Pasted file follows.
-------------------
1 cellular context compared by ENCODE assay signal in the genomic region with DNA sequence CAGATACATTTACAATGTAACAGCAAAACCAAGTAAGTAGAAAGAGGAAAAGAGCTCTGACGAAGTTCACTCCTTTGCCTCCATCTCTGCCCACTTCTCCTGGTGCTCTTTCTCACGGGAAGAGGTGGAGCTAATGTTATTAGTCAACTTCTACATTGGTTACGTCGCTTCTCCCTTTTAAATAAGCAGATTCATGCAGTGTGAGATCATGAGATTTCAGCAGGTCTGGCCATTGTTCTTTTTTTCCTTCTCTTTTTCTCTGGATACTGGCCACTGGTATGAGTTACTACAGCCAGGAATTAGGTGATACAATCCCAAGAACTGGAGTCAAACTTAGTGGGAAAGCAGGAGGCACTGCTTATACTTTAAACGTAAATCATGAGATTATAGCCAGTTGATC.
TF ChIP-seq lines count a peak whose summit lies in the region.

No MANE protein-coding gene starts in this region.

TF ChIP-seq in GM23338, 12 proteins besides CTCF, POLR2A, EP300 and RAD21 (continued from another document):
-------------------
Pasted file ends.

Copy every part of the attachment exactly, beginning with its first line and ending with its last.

1 cellular context compared by ENCODE assay signal in the genomic region with DNA sequence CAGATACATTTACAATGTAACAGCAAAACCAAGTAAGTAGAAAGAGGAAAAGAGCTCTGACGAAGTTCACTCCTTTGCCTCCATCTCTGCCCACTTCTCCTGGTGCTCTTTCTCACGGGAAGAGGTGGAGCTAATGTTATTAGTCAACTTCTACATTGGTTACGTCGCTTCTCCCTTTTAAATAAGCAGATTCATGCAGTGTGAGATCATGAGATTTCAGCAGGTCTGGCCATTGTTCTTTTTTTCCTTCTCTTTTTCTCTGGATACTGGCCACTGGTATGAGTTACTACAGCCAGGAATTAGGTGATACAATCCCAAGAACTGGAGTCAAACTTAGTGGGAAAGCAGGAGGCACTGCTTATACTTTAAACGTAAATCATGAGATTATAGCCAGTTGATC.
TF ChIP-seq lines count a peak whose summit lies in the region.

No MANE protein-coding gene starts in this region.

TF ChIP-seq in GM23338, 12 proteins besides CTCF, POLR2A, EP300 and RAD21 (continued from another document):